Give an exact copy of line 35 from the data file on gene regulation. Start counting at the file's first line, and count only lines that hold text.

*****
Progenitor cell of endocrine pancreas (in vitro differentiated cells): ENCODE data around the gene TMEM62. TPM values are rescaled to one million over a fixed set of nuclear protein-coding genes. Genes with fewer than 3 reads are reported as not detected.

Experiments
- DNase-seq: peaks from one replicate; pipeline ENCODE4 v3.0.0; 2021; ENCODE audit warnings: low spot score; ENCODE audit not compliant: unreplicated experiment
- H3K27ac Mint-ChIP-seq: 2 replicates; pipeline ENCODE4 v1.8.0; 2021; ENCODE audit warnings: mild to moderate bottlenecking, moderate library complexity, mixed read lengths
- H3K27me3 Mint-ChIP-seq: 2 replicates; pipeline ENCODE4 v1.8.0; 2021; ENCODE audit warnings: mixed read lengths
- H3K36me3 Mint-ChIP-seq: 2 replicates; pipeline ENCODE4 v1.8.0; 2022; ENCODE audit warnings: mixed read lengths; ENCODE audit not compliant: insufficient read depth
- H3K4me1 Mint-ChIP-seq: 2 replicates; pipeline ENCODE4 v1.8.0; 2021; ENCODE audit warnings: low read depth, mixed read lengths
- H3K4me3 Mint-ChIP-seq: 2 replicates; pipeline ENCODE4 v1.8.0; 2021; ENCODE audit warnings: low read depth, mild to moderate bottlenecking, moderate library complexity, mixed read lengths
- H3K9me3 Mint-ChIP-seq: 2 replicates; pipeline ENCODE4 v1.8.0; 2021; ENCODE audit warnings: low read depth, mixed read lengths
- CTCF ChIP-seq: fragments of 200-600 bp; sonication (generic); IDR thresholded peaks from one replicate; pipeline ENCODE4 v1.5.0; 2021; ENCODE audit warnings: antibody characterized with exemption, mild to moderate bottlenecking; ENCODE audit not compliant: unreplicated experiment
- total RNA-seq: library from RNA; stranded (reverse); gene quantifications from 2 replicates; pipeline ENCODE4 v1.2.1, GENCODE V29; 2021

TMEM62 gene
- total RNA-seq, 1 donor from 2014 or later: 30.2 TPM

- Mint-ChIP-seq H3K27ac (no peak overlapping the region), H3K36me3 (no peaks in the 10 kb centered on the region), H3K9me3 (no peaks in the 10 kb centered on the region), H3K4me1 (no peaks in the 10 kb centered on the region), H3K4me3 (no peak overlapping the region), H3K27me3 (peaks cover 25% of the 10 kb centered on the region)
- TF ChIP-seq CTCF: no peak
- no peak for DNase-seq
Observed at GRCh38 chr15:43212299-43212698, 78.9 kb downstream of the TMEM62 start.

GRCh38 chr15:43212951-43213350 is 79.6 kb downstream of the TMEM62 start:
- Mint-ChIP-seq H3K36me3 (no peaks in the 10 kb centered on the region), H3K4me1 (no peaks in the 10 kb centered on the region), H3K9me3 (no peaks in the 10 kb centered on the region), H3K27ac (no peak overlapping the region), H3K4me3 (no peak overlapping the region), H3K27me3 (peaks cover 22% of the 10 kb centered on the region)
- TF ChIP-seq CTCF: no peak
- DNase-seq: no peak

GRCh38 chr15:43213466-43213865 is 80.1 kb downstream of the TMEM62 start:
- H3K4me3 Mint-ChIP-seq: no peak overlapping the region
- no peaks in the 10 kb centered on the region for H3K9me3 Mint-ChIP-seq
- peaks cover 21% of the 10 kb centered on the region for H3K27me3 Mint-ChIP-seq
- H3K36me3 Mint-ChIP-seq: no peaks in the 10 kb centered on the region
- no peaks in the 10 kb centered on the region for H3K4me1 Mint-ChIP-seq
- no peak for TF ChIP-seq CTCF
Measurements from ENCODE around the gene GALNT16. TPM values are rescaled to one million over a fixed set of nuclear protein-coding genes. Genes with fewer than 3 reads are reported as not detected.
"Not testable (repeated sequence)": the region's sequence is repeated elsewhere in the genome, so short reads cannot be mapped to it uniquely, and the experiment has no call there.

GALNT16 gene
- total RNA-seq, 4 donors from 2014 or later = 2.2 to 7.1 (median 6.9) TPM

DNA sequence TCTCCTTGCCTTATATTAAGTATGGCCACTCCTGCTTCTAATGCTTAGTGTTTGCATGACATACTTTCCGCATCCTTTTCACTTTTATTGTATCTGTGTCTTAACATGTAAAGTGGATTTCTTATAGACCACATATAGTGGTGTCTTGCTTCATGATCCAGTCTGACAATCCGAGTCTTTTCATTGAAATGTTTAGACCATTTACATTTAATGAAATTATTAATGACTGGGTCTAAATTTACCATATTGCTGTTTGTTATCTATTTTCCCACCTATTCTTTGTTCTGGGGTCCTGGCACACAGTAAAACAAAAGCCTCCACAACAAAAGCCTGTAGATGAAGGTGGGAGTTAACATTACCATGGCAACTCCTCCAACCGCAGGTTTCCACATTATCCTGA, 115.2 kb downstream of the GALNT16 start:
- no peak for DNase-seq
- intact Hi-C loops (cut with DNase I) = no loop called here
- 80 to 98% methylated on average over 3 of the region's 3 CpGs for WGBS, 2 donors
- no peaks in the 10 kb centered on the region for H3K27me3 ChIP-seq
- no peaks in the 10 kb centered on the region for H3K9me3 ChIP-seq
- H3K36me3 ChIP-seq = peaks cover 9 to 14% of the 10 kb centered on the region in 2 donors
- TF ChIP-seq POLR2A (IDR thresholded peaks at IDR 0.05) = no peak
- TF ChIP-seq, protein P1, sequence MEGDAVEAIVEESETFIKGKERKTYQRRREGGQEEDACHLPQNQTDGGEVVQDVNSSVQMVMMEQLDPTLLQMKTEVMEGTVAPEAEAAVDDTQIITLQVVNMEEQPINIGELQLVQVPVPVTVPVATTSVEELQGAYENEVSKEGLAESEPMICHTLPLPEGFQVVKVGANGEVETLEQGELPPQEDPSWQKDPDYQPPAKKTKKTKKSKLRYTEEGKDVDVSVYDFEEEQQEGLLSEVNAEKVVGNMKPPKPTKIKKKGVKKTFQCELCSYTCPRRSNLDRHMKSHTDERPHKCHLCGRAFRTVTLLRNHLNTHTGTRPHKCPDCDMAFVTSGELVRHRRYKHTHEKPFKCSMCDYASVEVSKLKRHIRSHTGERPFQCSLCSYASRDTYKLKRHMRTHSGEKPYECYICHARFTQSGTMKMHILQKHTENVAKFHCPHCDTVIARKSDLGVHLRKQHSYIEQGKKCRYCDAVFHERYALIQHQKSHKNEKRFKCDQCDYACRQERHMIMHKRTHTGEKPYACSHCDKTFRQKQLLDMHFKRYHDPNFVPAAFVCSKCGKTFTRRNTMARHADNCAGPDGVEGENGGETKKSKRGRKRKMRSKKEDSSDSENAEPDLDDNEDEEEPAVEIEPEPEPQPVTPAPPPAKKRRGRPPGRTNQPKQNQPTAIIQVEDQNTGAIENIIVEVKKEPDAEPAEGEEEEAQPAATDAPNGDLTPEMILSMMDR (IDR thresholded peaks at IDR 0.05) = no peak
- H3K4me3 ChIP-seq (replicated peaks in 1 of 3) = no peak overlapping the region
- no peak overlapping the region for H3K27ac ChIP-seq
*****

- intact Hi-C loops (cut with DNase I) = no loop called here